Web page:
I’ve had this post, half-finished, in the hopper for about three weeks. I call it being fashionably late to the party. Regardless, there’s been much ballyhoo about the Xbox One in the weeks since Microsoft disappointed gamers everywhere by not making them center stage at The Grand Unwrapping of 2013. Why we seem to care so much about this is rather beyond me.
Folks, this one wasn’t about us and that’s neither a slight, nor a problem…
First, this is not about the presentation’s aftermath, which has been something of a mess of mixed-messaging and rumor-mongering beyond the point of usefulness. This is not about whether or not I think the console will be great when it comes out. This is about the 1-hour event itself and the weeping and gnashing of teeth that followed.
Personally, I saw three things in that presentation:
– Stuff I don’t care about (most of it)
– Stuff I do care about (a little of it)
– Dark Matter (stuff that is out there, somewhere, but we don’t get to see it yet; this is the stuff on which I’ll be basing my own buying decisions)
The people who are upset with the presentation are upset because Evil Microsoft didn’t devote 10 minutes to featuring their pet issue. Indie developers are upset because they didn’t address indie gaming. People who want to buy used games the same as ever are upset. People who want to know just how often the console must be online are upset. And so are the people that want to know how much they’ll have to pay. People who want to know about games that aren’t Call of Duty or EA Sports, us basically, were totally left out in the cold.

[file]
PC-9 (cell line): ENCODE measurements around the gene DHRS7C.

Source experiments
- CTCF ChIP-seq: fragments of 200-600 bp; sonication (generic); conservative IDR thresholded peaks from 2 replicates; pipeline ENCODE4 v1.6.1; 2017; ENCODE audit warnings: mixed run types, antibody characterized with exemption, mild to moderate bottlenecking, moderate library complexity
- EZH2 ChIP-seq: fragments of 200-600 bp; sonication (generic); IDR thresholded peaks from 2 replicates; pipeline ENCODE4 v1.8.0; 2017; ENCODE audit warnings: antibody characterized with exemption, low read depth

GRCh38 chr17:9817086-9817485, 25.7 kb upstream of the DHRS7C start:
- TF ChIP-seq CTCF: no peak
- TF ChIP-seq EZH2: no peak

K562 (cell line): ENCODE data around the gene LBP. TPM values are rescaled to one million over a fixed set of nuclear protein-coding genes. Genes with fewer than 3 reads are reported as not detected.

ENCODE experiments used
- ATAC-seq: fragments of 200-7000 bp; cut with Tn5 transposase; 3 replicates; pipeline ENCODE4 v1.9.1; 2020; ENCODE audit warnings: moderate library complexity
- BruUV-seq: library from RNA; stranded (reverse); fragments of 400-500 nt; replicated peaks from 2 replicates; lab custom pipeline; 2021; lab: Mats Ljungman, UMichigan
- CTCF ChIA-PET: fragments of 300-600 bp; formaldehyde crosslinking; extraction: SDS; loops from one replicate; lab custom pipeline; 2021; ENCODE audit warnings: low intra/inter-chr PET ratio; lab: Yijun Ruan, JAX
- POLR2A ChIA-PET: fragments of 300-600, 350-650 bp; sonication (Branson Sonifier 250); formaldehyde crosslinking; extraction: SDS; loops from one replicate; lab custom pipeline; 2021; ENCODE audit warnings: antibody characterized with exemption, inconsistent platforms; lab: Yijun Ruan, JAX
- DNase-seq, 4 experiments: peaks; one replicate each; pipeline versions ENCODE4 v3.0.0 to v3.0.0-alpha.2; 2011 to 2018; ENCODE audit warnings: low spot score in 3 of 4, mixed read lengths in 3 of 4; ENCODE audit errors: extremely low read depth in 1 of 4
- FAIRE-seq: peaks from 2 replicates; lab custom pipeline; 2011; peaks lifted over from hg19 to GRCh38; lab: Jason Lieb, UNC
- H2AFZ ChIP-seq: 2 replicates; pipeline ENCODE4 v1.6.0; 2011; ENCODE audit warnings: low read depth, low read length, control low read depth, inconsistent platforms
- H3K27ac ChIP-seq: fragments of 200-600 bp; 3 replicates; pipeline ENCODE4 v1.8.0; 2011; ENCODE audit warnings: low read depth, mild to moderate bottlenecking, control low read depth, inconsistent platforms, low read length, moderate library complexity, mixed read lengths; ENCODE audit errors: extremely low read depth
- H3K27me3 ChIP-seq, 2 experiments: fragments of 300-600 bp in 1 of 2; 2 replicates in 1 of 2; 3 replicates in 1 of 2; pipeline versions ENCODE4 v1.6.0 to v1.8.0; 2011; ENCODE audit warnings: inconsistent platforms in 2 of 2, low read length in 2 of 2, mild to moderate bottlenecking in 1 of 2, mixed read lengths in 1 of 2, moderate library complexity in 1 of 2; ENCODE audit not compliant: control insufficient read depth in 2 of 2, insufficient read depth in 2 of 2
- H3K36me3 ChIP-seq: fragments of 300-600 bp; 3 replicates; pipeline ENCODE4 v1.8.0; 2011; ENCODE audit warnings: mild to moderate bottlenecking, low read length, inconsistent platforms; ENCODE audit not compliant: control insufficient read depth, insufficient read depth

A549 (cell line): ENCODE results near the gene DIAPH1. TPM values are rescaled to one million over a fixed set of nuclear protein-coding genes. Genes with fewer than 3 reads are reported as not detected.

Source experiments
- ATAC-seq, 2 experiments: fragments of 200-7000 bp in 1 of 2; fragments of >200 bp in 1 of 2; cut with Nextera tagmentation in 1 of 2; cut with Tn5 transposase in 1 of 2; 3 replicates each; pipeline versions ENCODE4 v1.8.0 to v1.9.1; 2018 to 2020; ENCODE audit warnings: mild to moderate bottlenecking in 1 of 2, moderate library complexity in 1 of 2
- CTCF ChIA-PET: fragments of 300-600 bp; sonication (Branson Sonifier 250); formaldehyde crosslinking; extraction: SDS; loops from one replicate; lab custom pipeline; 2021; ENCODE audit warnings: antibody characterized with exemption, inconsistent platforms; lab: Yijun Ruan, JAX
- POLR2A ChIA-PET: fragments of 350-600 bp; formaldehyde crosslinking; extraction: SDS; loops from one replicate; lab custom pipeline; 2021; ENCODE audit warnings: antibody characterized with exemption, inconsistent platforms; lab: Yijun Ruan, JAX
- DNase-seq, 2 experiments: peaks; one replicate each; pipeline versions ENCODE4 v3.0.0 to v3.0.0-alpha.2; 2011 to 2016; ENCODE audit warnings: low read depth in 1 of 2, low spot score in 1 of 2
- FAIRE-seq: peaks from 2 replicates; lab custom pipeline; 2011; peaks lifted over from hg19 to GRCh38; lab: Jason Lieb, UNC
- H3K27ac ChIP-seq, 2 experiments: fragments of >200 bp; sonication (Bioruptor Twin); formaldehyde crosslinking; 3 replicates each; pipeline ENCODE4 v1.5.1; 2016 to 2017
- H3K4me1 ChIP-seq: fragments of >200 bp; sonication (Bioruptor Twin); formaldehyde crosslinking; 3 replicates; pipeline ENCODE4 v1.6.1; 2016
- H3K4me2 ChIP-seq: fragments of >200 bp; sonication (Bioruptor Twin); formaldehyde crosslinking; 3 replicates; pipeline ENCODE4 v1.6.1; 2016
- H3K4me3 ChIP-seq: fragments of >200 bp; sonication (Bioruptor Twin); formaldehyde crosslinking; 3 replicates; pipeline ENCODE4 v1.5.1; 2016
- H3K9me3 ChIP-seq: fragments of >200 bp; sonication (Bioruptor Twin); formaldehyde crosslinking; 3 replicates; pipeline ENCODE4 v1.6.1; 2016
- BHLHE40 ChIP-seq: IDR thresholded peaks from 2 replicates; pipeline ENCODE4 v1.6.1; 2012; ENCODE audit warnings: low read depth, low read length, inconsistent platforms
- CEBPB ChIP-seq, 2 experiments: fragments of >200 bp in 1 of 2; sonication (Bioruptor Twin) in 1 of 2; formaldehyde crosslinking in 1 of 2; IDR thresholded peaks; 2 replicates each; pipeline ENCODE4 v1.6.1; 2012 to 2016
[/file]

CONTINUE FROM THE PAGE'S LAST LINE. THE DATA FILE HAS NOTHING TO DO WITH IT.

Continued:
To all that I say, remember that Microsoft wasn’t courting you last month. They’ll get around to you eventually, probably beginning with E3 next week, because they know you’ll still be paying attention, both next week, through the summer, and later this year when this giant black box comes out. If you’re sitting at home right now saying, “I’m not buying this,” Microsoft knows they have plenty of time to show you something to change your mind, because you’re a gamer and you’ll be watching. Gamers are always watching for the next cool title that they have to play.
The Grand Unwrapping was Microsoft’s play for the people who don’t care what happens at E3 or in the fall. They were playing for the widest possible audience, an audience they want and probably desperately need to include non-gamers. They wanted their tiny slice of the national new cycle and you don’t get that by talking for fifteen and change about what you’re doing to support indie games. Answering any of the aforementioned questions isn’t on Microsoft’s radar right now because those answers are either A) only important to a vocal niche or B) aren’t going to make you happy (see: games, used).